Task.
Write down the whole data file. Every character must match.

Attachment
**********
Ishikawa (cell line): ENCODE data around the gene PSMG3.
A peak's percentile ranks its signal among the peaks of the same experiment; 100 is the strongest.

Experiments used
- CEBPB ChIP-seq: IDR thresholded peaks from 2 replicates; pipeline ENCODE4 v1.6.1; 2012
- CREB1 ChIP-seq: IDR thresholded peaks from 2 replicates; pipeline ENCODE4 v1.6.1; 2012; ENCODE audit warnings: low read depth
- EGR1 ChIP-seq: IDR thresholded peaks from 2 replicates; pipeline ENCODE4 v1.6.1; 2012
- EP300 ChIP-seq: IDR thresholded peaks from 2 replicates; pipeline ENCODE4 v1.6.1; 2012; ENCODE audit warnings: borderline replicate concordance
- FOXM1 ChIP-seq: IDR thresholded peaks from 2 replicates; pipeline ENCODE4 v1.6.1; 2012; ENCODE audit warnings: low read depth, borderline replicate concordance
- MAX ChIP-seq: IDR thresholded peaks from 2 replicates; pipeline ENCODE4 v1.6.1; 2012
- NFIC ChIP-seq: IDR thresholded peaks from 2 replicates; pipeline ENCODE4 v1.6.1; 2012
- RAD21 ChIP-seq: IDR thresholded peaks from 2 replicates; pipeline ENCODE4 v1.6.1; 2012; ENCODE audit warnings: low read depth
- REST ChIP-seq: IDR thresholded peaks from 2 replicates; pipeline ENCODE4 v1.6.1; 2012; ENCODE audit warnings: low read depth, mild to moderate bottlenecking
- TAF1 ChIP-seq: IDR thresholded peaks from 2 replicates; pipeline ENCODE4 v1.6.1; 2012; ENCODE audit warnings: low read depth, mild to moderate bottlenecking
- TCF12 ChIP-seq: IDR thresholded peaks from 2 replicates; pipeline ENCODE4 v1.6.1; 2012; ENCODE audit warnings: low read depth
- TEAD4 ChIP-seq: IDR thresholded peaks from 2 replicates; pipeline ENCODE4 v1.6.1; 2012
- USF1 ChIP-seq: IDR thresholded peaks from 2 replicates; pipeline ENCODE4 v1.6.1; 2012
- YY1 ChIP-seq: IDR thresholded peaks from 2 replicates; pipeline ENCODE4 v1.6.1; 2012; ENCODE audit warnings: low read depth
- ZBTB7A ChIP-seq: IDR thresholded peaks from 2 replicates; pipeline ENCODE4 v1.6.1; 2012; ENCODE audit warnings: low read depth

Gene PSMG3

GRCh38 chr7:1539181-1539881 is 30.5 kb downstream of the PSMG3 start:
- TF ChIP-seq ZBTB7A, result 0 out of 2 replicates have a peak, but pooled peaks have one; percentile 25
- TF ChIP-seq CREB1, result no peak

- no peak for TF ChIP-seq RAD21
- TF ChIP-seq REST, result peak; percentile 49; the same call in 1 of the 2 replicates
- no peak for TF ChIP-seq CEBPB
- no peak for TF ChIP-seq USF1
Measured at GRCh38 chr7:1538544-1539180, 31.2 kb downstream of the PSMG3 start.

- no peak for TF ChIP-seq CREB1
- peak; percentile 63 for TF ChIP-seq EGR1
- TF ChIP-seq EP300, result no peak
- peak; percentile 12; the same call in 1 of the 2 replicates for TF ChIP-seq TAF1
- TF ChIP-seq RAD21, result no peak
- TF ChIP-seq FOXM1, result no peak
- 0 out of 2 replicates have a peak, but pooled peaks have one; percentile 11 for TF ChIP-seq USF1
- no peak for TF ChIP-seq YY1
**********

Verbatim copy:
Ishikawa (cell line): ENCODE data around the gene PSMG3.
A peak's percentile ranks its signal among the peaks of the same experiment; 100 is the strongest.

Experiments used
- CEBPB ChIP-seq: IDR thresholded peaks from 2 replicates; pipeline ENCODE4 v1.6.1; 2012
- CREB1 ChIP-seq: IDR thresholded peaks from 2 replicates; pipeline ENCODE4 v1.6.1; 2012; ENCODE audit warnings: low read depth
- EGR1 ChIP-seq: IDR thresholded peaks from 2 replicates; pipeline ENCODE4 v1.6.1; 2012
- EP300 ChIP-seq: IDR thresholded peaks from 2 replicates; pipeline ENCODE4 v1.6.1; 2012; ENCODE audit warnings: borderline replicate concordance
- FOXM1 ChIP-seq: IDR thresholded peaks from 2 replicates; pipeline ENCODE4 v1.6.1; 2012; ENCODE audit warnings: low read depth, borderline replicate concordance
- MAX ChIP-seq: IDR thresholded peaks from 2 replicates; pipeline ENCODE4 v1.6.1; 2012
- NFIC ChIP-seq: IDR thresholded peaks from 2 replicates; pipeline ENCODE4 v1.6.1; 2012
- RAD21 ChIP-seq: IDR thresholded peaks from 2 replicates; pipeline ENCODE4 v1.6.1; 2012; ENCODE audit warnings: low read depth
- REST ChIP-seq: IDR thresholded peaks from 2 replicates; pipeline ENCODE4 v1.6.1; 2012; ENCODE audit warnings: low read depth, mild to moderate bottlenecking
- TAF1 ChIP-seq: IDR thresholded peaks from 2 replicates; pipeline ENCODE4 v1.6.1; 2012; ENCODE audit warnings: low read depth, mild to moderate bottlenecking
- TCF12 ChIP-seq: IDR thresholded peaks from 2 replicates; pipeline ENCODE4 v1.6.1; 2012; ENCODE audit warnings: low read depth
- TEAD4 ChIP-seq: IDR thresholded peaks from 2 replicates; pipeline ENCODE4 v1.6.1; 2012
- USF1 ChIP-seq: IDR thresholded peaks from 2 replicates; pipeline ENCODE4 v1.6.1; 2012
- YY1 ChIP-seq: IDR thresholded peaks from 2 replicates; pipeline ENCODE4 v1.6.1; 2012; ENCODE audit warnings: low read depth
- ZBTB7A ChIP-seq: IDR thresholded peaks from 2 replicates; pipeline ENCODE4 v1.6.1; 2012; ENCODE audit warnings: low read depth

Gene PSMG3

GRCh38 chr7:1539181-1539881 is 30.5 kb downstream of the PSMG3 start:
- TF ChIP-seq ZBTB7A, result 0 out of 2 replicates have a peak, but pooled peaks have one; percentile 25
- TF ChIP-seq CREB1, result no peak

- no peak for TF ChIP-seq RAD21
- TF ChIP-seq REST, result peak; percentile 49; the same call in 1 of the 2 replicates
- no peak for TF ChIP-seq CEBPB
- no peak for TF ChIP-seq USF1
Measured at GRCh38 chr7:1538544-1539180, 31.2 kb downstream of the PSMG3 start.

- no peak for TF ChIP-seq CREB1
- peak; percentile 63 for TF ChIP-seq EGR1
- TF ChIP-seq EP300, result no peak
- peak; percentile 12; the same call in 1 of the 2 replicates for TF ChIP-seq TAF1
- TF ChIP-seq RAD21, result no peak
- TF ChIP-seq FOXM1, result no peak
- 0 out of 2 replicates have a peak, but pooled peaks have one; percentile 11 for TF ChIP-seq USF1
- no peak for TF ChIP-seq YY1